Commentary: Why The Daiwa Scandal Is Just A Blipby
The headlines scream about U.S. help for Japan's ailing banks while congressional leaders summon witnesses on the Japanese coverup of a Daiwa Bank Ltd. bond-trading scandal in New York.
A Japanese meltdown? Major strains between the two governments? Hardly. What's really emerging is mounting evidence of a much deeper two-way flow of financial benefits that's tying Washington and Tokyo together as never before.
This financial compact began taking shape this summer. After blithely watching the dollar sink to extract trade concessions from Tokyo, Washington changed course as the Federal Reserve and Bank of Japan reined in a super yen that had threatened to push Japan into recession. The yen snapped out of trading in the 80 range and has achieved a remarkably stable value of about 100 to the dollar.
PRIORITIES. Washington's swerve from confrontation to conciliation stemmed partly from genuine worries about Japan's banking system. The banks are, after all, grappling with an estimated $800 billion in problem loans. But the new tone also owes much to the shifting priorities of Clinton Administration strategists facing an election in 1996 and the still considerable clout of Japanese investors, who collectively hold roughly $220 billion in Treasury bonds. During 1994, Japanese investors snapped up $43.2 billion worth of U.S. notes and bonds.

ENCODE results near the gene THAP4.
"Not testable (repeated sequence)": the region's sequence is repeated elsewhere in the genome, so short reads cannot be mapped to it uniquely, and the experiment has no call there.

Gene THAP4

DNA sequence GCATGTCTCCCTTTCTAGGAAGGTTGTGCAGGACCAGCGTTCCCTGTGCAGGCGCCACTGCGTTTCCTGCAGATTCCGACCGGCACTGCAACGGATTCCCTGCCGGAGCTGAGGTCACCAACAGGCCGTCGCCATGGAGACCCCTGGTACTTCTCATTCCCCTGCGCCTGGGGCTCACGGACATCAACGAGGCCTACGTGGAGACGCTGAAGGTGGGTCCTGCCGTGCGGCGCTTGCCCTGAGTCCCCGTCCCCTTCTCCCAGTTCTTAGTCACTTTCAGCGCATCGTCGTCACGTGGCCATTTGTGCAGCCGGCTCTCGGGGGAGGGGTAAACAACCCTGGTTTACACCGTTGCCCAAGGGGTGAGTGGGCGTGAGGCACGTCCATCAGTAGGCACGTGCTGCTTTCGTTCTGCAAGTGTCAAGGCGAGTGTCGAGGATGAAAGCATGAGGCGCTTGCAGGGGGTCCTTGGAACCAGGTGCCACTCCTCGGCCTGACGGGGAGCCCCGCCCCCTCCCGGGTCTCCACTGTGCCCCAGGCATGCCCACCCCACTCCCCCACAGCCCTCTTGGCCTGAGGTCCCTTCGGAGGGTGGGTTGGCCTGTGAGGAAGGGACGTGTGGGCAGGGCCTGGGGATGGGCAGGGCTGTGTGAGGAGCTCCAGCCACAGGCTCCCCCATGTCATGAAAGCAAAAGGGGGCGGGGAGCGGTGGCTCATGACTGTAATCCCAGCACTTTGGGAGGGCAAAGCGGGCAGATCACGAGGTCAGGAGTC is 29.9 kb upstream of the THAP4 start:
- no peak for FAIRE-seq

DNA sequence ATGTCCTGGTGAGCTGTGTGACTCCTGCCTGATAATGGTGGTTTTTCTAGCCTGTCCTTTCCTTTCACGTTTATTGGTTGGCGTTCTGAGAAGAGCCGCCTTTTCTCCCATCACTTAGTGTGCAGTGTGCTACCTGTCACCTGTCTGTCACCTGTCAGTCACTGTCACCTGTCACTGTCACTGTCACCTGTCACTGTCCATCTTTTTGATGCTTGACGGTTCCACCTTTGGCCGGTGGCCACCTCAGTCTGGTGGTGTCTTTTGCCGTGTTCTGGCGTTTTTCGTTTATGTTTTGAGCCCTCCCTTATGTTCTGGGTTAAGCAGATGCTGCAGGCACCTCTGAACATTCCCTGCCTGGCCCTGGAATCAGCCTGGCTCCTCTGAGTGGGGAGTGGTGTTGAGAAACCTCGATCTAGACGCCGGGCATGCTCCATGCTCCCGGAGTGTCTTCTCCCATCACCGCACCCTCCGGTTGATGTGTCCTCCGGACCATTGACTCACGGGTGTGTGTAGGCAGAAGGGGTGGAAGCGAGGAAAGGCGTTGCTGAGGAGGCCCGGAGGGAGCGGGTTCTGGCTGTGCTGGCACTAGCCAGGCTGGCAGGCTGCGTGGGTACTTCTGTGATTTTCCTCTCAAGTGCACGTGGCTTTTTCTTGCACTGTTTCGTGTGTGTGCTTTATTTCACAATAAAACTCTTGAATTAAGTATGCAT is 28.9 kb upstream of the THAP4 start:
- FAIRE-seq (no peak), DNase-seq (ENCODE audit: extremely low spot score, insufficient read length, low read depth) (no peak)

These are ties that bind. Having lived beyond its means for years, the U.S. relies on Japan to recycle surplus yen into Treasuries to cover budget shortfalls and trade deficits. Should Japan pull out, U.S. interest rates would soar. "We don't want to see that--nor does Washington," says a source in the international finance bureau of Japan's Ministry of Finance.
One reason it isn't likely to happen is a little noticed but important step MOF took in August. The ministry gave Japanese life insurers more freedom to recycle $1.8 trillion in assets into foreign-denominated bonds. The results were mutually beneficial. Japanese investors won access to U.S. yields, which are higher than interest rates offered at home; Americans in turn are enjoying a sharp capital influx. The proof: U.S. interest rates have plunged to their lowest level since early 1994.
Meanwhile, the yen's new value should help improve earnings, as reflected in the 24% advance in the Nikkei 225 from this year's low. A $140 billion economic-stimulus plan could help lift the economy out of its four-year stagnation. That might give MOF enough leeway to take a broom to Japan's banking system.
All of which explains why Washington is helping itself as much as it's helping Japan. And why the Daiwa incident is just a blip. Tokyo and Washington are engaged in mutual back-scratching on a massive scale. It's not clear whether the two quietly negotiated the arrangement or whether it happened because both sides needed something from the other. However it occurred, the deeper financial relationship will prove more enduring than today's headlines.